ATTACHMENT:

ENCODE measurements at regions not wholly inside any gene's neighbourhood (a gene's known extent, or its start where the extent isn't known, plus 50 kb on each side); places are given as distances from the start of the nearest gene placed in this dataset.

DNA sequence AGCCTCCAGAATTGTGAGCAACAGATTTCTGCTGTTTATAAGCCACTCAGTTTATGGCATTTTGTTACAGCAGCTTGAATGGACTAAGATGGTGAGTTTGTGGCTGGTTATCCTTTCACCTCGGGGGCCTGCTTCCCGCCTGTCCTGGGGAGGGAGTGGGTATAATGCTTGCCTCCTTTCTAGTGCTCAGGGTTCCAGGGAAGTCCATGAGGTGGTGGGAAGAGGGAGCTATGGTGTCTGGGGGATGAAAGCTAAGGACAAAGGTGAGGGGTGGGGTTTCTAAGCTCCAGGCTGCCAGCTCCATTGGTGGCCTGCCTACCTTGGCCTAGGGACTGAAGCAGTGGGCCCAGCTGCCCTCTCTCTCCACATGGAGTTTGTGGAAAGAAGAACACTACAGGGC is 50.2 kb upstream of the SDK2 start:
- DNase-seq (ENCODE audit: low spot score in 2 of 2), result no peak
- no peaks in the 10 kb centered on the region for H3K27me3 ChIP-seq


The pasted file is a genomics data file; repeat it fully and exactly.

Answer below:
ENCODE measurements at regions not wholly inside any gene's neighbourhood (a gene's known extent, or its start where the extent isn't known, plus 50 kb on each side); places are given as distances from the start of the nearest gene placed in this dataset.

DNA sequence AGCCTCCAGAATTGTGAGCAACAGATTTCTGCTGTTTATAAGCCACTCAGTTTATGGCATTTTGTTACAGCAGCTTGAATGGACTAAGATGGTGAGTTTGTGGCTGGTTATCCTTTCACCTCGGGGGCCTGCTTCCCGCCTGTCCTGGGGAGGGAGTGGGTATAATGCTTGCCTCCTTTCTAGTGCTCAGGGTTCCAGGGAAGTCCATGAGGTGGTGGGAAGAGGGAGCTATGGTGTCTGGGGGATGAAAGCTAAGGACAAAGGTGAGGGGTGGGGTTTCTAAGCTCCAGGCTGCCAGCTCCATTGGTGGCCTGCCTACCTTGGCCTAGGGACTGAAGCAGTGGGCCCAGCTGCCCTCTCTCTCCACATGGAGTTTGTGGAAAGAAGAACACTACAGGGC is 50.2 kb upstream of the SDK2 start:
- DNase-seq (ENCODE audit: low spot score in 2 of 2), result no peak
- no peaks in the 10 kb centered on the region for H3K27me3 ChIP-seq